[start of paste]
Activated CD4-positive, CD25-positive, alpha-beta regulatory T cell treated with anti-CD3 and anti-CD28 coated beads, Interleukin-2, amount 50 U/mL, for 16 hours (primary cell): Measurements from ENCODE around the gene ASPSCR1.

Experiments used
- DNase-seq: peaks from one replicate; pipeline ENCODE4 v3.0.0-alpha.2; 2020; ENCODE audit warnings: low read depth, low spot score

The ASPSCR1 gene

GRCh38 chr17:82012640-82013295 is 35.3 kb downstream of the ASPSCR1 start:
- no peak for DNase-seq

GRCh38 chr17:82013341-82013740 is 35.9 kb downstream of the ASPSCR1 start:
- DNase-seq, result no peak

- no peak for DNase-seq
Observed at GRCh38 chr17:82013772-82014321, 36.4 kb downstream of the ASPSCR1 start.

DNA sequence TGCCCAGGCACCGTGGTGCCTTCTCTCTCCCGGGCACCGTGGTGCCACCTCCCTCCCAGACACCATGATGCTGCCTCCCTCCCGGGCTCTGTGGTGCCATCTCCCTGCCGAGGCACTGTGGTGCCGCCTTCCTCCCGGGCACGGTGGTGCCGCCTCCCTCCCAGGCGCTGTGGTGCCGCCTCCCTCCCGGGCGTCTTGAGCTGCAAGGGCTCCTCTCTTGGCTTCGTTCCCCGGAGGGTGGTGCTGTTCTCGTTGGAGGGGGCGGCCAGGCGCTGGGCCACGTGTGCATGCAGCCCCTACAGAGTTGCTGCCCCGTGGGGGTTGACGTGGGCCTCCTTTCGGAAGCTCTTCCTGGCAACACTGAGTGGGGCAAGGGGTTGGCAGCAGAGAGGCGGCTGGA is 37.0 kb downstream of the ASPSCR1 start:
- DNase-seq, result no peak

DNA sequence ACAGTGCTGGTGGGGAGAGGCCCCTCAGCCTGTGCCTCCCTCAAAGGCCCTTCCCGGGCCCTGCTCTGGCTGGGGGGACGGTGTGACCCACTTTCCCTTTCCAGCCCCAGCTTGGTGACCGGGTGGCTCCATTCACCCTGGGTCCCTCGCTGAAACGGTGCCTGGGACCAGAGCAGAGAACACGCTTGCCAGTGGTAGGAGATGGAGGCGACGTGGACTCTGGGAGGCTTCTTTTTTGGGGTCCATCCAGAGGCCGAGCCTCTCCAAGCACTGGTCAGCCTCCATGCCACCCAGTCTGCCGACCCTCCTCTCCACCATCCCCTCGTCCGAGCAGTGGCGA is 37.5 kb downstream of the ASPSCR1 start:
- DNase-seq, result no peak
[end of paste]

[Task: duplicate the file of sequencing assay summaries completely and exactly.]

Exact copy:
Activated CD4-positive, CD25-positive, alpha-beta regulatory T cell treated with anti-CD3 and anti-CD28 coated beads, Interleukin-2, amount 50 U/mL, for 16 hours (primary cell): Measurements from ENCODE around the gene ASPSCR1.

Experiments used
- DNase-seq: peaks from one replicate; pipeline ENCODE4 v3.0.0-alpha.2; 2020; ENCODE audit warnings: low read depth, low spot score

The ASPSCR1 gene

GRCh38 chr17:82012640-82013295 is 35.3 kb downstream of the ASPSCR1 start:
- no peak for DNase-seq

GRCh38 chr17:82013341-82013740 is 35.9 kb downstream of the ASPSCR1 start:
- DNase-seq, result no peak

- no peak for DNase-seq
Observed at GRCh38 chr17:82013772-82014321, 36.4 kb downstream of the ASPSCR1 start.

DNA sequence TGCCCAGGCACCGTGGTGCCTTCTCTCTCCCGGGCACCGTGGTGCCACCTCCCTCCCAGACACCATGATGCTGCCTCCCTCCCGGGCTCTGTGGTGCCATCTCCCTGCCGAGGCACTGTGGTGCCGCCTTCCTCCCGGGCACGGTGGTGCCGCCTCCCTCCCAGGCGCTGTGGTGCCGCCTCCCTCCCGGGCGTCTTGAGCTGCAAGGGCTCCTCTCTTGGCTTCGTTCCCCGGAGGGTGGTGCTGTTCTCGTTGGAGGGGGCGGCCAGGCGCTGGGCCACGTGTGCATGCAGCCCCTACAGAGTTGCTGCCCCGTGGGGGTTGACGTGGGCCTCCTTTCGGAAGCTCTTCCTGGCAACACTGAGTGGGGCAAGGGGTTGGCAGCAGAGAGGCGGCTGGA is 37.0 kb downstream of the ASPSCR1 start:
- DNase-seq, result no peak

DNA sequence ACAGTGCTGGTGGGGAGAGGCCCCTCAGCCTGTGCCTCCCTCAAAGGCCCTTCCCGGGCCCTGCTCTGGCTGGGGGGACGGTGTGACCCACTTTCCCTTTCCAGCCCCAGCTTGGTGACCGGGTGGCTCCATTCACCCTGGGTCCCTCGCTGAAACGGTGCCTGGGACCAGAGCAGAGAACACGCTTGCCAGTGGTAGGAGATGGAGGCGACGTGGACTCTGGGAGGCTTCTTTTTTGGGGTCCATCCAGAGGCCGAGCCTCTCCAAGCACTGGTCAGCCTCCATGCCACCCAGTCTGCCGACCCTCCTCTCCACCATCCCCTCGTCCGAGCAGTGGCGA is 37.5 kb downstream of the ASPSCR1 start:
- DNase-seq, result no peak